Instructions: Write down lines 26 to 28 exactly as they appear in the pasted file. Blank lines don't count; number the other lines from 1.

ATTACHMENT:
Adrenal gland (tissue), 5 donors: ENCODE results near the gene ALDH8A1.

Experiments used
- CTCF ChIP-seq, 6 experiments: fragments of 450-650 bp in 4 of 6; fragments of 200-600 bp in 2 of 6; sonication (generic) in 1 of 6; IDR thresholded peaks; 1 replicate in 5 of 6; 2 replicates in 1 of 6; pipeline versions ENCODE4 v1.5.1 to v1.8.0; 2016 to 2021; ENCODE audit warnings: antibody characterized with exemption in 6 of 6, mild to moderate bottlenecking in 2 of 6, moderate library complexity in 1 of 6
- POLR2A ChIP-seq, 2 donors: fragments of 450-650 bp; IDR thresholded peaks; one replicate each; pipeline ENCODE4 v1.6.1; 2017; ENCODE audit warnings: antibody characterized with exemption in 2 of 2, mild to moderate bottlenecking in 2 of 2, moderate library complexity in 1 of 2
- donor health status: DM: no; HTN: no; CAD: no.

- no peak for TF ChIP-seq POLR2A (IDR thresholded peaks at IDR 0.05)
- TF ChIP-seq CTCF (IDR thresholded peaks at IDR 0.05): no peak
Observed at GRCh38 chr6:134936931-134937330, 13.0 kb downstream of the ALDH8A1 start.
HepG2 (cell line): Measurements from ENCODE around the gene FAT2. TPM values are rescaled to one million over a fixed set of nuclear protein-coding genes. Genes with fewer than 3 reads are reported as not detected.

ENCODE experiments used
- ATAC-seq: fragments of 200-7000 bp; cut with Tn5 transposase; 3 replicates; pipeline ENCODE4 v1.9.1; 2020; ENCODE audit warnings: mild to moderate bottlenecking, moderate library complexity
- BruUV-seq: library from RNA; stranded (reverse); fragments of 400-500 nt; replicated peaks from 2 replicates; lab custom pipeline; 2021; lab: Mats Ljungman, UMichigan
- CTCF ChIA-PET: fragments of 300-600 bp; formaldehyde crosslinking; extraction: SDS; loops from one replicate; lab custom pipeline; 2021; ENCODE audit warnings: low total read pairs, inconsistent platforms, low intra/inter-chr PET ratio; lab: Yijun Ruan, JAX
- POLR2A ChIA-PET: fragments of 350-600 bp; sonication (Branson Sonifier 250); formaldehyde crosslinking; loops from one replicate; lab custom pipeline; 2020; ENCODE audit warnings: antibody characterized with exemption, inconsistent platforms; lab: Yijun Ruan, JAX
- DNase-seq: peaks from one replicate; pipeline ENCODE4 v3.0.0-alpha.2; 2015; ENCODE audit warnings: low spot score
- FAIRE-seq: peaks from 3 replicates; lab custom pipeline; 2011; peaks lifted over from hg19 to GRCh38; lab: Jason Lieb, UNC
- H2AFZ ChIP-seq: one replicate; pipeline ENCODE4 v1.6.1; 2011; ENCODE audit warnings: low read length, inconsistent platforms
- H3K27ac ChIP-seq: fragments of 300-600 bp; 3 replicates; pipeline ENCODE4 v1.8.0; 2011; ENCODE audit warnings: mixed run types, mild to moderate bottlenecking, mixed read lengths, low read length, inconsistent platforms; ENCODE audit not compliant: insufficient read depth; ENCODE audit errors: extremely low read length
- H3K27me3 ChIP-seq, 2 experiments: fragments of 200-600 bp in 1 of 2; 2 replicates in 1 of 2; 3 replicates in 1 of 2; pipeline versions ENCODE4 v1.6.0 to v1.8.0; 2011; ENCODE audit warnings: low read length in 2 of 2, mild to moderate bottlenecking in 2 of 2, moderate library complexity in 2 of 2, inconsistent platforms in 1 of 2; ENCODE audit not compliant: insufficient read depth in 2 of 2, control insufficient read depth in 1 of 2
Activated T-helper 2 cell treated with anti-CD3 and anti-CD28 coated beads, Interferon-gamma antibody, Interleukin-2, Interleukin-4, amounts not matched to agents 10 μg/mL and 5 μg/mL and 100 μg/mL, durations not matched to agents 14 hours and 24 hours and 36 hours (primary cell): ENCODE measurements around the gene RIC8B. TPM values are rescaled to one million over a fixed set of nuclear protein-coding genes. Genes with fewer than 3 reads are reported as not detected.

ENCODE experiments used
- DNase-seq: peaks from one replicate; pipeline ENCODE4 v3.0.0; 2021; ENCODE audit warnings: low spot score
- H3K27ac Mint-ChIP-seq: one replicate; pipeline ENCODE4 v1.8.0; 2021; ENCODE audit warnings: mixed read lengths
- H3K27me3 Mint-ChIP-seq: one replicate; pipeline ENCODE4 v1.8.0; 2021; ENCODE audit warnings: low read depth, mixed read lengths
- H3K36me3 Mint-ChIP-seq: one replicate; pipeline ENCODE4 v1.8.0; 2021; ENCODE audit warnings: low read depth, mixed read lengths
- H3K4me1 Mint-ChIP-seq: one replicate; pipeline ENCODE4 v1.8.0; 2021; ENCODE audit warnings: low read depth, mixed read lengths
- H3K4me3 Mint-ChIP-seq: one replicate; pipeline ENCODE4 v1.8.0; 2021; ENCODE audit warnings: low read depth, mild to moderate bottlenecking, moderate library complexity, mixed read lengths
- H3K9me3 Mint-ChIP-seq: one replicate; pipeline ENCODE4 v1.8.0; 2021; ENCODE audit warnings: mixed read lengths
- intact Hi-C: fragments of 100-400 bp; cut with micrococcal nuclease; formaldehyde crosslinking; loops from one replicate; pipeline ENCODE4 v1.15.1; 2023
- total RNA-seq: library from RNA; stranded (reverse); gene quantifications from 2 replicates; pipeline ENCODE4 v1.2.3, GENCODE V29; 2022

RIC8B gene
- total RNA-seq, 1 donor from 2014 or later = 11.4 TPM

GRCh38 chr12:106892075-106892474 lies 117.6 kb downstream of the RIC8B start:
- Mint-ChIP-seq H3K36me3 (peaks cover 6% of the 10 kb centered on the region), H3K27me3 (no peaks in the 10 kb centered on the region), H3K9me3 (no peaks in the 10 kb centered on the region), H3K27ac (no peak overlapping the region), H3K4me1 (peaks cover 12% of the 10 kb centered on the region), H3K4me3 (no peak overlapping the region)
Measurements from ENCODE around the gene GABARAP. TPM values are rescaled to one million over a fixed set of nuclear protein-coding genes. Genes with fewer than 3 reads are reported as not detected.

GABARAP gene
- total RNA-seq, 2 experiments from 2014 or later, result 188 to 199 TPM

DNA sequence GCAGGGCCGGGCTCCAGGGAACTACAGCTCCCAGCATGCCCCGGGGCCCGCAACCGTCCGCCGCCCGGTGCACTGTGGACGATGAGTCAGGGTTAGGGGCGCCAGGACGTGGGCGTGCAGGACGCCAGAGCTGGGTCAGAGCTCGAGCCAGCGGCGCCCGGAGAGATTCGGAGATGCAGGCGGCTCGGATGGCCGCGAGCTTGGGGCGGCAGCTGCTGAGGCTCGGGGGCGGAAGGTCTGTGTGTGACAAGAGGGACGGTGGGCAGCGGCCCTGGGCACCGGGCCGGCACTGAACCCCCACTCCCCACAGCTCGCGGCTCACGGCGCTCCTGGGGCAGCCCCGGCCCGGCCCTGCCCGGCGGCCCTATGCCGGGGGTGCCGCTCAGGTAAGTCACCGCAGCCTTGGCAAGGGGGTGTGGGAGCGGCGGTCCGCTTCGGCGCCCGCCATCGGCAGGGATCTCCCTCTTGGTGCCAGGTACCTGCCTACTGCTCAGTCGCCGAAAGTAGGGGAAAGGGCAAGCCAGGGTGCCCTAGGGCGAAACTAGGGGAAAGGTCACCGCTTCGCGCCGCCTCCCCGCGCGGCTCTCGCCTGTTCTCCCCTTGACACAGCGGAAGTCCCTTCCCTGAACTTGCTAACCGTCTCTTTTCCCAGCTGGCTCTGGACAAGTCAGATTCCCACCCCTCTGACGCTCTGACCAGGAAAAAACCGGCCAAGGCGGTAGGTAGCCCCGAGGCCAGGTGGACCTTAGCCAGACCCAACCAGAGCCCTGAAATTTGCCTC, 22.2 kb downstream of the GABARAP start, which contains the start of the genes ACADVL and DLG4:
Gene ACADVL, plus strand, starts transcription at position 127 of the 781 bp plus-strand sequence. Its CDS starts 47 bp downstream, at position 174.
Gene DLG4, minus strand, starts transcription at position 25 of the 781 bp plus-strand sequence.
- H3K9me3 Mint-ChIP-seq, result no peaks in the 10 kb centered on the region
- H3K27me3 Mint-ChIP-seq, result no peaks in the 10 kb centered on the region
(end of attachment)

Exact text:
- H3K4me1 Mint-ChIP-seq: one replicate; pipeline ENCODE4 v1.8.0; 2021; ENCODE audit warnings: low read depth, mixed read lengths
- H3K4me3 Mint-ChIP-seq: one replicate; pipeline ENCODE4 v1.8.0; 2021; ENCODE audit warnings: low read depth, mild to moderate bottlenecking, moderate library complexity, mixed read lengths
- H3K9me3 Mint-ChIP-seq: one replicate; pipeline ENCODE4 v1.8.0; 2021; ENCODE audit warnings: mixed read lengths